To maintain focus

In addition to increased balance, strength, and flexibility, you also achieve a better mental focus and improved concentration skills with yoga. Both parts help to create space for you to act more appropriately in connection with challenges.


Yoga can teach you to handle stressful situations better. By virtue of the challenges the various yoga poses offer, you will be forced time and time again to find and explore your own limits, not only do you work to accept and respect your body's limitations, but you also learn to be right there on the edge, where you quietly push to your limits.


In a deep forward bend, standing balance, or twist, you learn e.g. to be present in a challenging physical situation. Yoga shows you how, by applying a concentrated focus on the form of the pose, the body's signals, and the breath, instead of opposing the situation, you can learn to handle and accept being in an uncomfortable position for a longer time.


This is a tool that is indispensable for a runner who, among other things, in connection with longer runs often encounters "the wall" or other mental and physical challenges. Yoga opens up the communication between mind and body, and it makes you better at being in your body in stressful situations. You learn to let go of any tension in the body, relax, and make room for challenging and uncomfortable feelings, and to let them pass through you.


Breathe

Last but not least, working with the breath is an integral part of yoga. Both in the physical poses, breathing exercises, and in connection with meditation, you work with the breath. You get to know your own breathing and how you can use it "to breathe" actively in your everyday life and in connection with your training.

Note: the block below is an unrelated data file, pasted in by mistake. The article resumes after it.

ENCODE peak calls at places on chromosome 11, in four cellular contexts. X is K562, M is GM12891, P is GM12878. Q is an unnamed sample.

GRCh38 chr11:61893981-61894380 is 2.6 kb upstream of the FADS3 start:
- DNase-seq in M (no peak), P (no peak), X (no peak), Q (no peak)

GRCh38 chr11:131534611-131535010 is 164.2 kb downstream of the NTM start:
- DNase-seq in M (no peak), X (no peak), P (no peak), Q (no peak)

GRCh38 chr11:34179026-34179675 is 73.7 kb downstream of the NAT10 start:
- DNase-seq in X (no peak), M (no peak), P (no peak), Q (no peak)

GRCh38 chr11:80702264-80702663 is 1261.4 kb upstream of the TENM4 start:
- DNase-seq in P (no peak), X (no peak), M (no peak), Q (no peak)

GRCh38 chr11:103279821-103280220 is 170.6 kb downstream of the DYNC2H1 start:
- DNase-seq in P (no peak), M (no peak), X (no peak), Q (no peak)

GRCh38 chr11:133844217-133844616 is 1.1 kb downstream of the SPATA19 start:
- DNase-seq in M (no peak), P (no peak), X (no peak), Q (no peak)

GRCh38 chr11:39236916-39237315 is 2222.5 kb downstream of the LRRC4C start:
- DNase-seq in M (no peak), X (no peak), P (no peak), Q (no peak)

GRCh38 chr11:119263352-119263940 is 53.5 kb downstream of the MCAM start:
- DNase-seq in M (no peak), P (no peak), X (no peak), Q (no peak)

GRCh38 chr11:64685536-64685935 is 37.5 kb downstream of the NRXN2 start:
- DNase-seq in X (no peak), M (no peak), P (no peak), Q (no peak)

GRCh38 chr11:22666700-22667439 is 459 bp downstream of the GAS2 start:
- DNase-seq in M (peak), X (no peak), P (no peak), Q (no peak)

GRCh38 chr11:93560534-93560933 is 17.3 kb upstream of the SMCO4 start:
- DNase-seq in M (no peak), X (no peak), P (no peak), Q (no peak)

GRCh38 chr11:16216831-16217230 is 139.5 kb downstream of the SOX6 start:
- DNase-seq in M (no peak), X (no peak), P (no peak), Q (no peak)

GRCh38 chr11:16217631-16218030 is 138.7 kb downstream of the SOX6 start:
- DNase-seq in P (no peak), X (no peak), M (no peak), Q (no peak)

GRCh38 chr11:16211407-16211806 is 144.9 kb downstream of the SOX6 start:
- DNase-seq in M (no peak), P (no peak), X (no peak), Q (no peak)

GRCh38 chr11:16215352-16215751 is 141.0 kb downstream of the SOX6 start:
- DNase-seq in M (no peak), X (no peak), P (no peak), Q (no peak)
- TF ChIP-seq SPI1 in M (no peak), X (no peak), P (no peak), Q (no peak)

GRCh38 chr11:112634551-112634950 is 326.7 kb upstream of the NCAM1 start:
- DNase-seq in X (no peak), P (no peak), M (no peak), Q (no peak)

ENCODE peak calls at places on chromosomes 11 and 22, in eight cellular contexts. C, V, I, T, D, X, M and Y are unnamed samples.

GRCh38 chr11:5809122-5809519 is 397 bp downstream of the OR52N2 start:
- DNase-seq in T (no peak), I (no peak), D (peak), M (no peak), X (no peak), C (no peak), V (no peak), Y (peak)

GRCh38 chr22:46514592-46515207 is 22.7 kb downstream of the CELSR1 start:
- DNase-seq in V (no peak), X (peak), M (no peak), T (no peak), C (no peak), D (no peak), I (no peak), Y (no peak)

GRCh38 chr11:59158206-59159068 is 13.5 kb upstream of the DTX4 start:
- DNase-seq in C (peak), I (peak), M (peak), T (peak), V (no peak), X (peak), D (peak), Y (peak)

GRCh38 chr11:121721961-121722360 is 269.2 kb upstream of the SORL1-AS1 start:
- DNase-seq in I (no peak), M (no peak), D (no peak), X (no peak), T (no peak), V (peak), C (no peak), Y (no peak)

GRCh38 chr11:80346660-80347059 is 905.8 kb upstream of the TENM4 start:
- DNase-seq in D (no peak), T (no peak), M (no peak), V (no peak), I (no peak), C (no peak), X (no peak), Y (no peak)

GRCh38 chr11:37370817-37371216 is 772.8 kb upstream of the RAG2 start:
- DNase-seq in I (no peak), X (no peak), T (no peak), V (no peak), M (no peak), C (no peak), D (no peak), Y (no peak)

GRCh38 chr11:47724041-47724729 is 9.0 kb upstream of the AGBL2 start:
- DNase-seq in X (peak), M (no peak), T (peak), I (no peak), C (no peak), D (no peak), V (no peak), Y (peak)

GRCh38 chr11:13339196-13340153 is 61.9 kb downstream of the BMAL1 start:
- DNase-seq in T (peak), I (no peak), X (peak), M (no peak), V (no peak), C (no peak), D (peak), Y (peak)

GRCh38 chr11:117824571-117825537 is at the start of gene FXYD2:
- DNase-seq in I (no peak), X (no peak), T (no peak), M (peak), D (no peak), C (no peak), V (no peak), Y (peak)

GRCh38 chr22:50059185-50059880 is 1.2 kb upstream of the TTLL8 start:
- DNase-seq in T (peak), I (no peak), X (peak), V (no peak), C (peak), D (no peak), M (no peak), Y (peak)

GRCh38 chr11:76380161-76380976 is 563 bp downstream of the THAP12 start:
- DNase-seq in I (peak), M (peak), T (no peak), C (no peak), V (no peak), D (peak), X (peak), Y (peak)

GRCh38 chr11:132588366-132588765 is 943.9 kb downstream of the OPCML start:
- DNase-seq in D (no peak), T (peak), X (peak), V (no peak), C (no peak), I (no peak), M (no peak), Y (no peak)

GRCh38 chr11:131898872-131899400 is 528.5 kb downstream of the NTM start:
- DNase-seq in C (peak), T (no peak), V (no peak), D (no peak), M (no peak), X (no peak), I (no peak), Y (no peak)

An increased awareness of the breath, its function, and how you can actively process it, gives you a barometer and focus point that you can always return to in connection with your training. The breath as a tool can help improve your oxygen intake, enable you to stay focused for longer, create flow in your running, and enable you to influence your performance level.


If you're still sitting with a small amount of doubt as to whether yoga is something for you, here is a short (non-exhaustive) list of some of the benefits of supplementing your running training with yoga:


Yoga can complement your running training.


  • Yoga is a holistic exercise for both body and mind.
  • Yoga increases concentration and focus skills.
  • Yoga creates improved balance and stability, in the body as well as the mind.
  • Yoga prevents injuries and promotes healing after injuries.
  • Yoga increases your energy level.
  • Yoga can increase flexibility in the hips, which equates to increased power and strength.
  • Yoga gives you improved breathing and breathing tools, which can increase your oxygen intake.
  • Yoga increases your body awareness.
  • Yoga helps to limit stress.
  • Yoga improves your sleep quality.

...


In short, when you bring your body and mind into balance with yoga, you will be able to run longer, and faster and be better able to prevent and prevent injuries.


READ MORE: 3 yoga poses that supplement running

READ MORE: 5 things that yoga and running have in common

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    Disclaimer

    The information found in this blog post is for general informational and educational purposes only and should not be considered a substitute for a health professional's advice. If you are struggling with health issues please seek professional help. The use of any information provided in this blog post is solely at your own risk.